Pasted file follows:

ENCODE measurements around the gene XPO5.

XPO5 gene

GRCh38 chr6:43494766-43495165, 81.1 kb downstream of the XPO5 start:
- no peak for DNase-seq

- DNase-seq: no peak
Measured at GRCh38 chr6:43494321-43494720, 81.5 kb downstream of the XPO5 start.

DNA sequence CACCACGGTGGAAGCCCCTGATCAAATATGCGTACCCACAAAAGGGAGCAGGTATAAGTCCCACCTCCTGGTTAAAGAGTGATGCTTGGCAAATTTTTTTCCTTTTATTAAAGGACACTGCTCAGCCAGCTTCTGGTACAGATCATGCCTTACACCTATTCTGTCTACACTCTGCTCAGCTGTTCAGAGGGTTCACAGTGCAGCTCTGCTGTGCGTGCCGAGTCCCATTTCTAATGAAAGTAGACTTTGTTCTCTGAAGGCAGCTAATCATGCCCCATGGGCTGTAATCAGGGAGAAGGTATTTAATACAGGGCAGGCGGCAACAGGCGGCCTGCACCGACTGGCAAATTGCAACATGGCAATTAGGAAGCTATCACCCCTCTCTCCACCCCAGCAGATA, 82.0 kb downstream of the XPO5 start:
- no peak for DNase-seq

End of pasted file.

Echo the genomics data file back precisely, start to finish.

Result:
ENCODE measurements around the gene XPO5.

XPO5 gene

GRCh38 chr6:43494766-43495165, 81.1 kb downstream of the XPO5 start:
- no peak for DNase-seq

- DNase-seq: no peak
Measured at GRCh38 chr6:43494321-43494720, 81.5 kb downstream of the XPO5 start.

DNA sequence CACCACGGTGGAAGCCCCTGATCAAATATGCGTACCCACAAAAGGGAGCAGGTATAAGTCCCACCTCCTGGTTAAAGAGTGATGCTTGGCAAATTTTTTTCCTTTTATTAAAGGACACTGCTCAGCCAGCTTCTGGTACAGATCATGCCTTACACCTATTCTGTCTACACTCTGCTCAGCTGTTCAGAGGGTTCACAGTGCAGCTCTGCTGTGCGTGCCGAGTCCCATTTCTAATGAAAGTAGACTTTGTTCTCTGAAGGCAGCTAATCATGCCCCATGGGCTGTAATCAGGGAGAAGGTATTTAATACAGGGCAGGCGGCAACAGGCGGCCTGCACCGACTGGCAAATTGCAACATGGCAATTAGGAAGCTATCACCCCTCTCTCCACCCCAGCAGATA, 82.0 kb downstream of the XPO5 start:
- no peak for DNase-seq